Join the Discussion
9 comments so far.
AnonFebruary 18, 2022 10:21 am
I also thought the drafting was a bit odd, but as to the 102, I invite you to review the image file wrapper, as the prosecution succeeded in ‘giving weight’ to claim elements of which the prior art was overcome (albeit timing was assisted with affidavits – something no longer possible with the AIA).
This is one of those cases in which the facts on the ground matter.
BGFebruary 17, 2022 12:51 pm
101 issue aside… Dual access locks have been around for scores of years. Remember our MasterLock brand locks for gym lockers? They had a combination and a master key that the school could use to open them.
The travel lock is a nice product to have – use them all the time
BUT – Lousy claim drafting and an easy 102.
AnonFebruary 17, 2022 09:24 am
Josh and Pro Say – both of you are wrong, in so far as “judges” rather than “Justices” remain your focus.
Pro Say – this is YET AGAIN another instance in which you are refusing to recognize that the primary fault is at the Supreme Court level. Certainly, there is plenty of blame to pass along to the judges of the CAFC and district courts, but make no mistake, any permanent solution MUST take into account the root of the problem.
AnonFebruary 17, 2022 09:20 am
The short answer is NO – one need look no further than the Alice decision in which BOTH PARTIES averred to claims to hard good items were “101-safe” but the Court STILL struck them down as “abstract.”
CuriousFebruary 16, 2022 10:04 pm
Surely claiming a lock system/device would have most likely ensured that there would be no 101 (potential) issue?
Read the claims of Yu v. Apple. Actually, let me help you out.
1. An improved digital camera comprising:
a first and a second image sensor closely positioned with respect to a common plane, said second image sensor sensitive to a full region of visible color spectrum;
two lenses, each being mounted in front of one of said two image sensors;
said first image sensor producing a first image and said second image sensor producing a second image;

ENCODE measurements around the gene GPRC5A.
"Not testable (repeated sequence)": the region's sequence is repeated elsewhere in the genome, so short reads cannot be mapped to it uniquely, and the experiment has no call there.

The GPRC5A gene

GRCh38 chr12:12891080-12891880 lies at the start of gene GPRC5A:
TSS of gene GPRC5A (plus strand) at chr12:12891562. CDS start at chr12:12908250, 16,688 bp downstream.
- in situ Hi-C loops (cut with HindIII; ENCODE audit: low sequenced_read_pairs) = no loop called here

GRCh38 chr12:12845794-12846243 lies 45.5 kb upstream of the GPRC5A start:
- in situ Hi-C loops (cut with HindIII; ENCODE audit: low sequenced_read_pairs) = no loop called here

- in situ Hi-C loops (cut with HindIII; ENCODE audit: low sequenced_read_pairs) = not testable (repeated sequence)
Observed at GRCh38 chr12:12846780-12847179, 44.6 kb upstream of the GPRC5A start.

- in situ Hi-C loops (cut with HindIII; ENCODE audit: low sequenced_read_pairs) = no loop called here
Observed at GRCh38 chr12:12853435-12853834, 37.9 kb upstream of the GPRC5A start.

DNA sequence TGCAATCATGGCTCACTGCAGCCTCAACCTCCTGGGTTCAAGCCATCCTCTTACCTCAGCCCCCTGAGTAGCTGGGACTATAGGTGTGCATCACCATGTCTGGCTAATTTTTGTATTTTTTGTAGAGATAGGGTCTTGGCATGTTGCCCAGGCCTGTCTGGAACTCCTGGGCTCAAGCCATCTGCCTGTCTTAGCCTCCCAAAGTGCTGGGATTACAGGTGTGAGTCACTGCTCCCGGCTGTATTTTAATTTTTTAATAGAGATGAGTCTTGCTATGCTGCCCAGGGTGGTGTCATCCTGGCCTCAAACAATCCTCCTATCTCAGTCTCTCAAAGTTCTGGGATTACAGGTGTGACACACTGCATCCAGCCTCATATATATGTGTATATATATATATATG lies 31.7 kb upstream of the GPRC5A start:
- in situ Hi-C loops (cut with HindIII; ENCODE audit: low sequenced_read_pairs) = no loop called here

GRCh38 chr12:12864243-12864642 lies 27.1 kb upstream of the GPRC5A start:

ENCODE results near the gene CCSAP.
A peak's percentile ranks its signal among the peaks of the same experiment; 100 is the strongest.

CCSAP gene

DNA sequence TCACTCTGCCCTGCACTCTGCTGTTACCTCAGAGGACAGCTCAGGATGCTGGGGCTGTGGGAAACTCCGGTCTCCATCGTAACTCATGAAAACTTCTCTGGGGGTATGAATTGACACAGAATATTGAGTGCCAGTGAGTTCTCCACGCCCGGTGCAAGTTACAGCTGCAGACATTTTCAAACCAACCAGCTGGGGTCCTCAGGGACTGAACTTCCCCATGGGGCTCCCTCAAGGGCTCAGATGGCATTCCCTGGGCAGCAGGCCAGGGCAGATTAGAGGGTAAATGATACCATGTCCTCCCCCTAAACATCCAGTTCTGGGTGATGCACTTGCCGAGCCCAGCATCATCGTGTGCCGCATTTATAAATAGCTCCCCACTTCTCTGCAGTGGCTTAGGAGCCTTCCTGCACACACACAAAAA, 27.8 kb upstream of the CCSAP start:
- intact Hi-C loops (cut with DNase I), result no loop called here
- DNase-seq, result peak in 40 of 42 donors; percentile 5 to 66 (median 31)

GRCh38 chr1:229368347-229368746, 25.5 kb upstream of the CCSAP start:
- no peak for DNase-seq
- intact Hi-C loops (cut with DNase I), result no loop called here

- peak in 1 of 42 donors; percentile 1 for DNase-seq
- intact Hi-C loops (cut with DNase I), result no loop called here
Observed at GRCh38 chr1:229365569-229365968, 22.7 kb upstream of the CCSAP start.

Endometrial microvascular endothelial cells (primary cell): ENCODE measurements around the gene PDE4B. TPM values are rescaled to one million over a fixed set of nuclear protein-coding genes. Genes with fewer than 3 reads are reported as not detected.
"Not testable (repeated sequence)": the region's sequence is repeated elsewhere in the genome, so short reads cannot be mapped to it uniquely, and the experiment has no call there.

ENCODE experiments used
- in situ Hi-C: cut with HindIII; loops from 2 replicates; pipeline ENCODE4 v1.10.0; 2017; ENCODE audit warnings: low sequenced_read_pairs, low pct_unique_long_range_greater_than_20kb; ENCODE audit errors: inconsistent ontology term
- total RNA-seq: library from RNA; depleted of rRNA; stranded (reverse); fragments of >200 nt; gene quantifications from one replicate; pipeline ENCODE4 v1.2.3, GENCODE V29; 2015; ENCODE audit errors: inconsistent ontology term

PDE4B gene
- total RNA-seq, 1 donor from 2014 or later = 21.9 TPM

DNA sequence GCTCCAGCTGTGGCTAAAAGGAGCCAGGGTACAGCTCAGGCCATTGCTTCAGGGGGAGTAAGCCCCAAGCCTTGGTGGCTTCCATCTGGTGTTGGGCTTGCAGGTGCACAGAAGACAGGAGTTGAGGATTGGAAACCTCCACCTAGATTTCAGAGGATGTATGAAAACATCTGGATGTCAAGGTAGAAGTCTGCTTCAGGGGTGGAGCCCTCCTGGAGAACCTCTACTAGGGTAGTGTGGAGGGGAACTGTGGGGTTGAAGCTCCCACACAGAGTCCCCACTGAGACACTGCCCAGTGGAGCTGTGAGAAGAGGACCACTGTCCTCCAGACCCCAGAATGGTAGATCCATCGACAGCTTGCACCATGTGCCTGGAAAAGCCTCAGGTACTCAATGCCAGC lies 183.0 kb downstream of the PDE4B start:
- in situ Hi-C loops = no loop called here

an analog-to-digital converting circuitry coupled to said first and said second image sensor and digitizing said first and said second intensity images to produce correspondingly a first digital image and a
second digital image;
an image memory, coupled to said analog-to-digital converting circuitry, for storing said first digital image and said second digital image; and
a digital image processor, coupled to said image memory and receiving said first digital image and said second digital image, producing a resultant digital image from said first digital image enhanced with said second digital image.
If the Federal Circuit can kill that claim, they’ll kill a claim directed to a lock system.
Pro SayFebruary 16, 2022 08:14 pm
Primary: “Surely claiming a lock system/device would have most likely ensured that there would be no 101 (potential) issue?”
Correct; Under Alice and PTO guidance, there would be no such issue. None whatsoever.
The problem here, of course, is that we’re all dealing with the eligibility-off-the-rails; cameras, garage door openers, and auto axles are-not-eligible CAFC.
As Anon intimates, all of patent law has indeed been swallowed.
Leaving American innovation choking.
While Communist China and Russia rejoice.
All while Congress arranges IP deck chairs . . .
Josh MaloneFebruary 16, 2022 04:34 pm
A lock is not an abstract idea. It’s tragic that judges in the United States are unwilling to follow the law. We are rapidly sliding toward third world status.
AnonFebruary 16, 2022 03:05 pm
Did someone say “swallow all of patent law”…?
Primary ExaminerFebruary 16, 2022 02:52 pm
The claims relate to method claims. Surely claiming a lock system/device would have most likely ensured that there would be no 101 (potential) issue?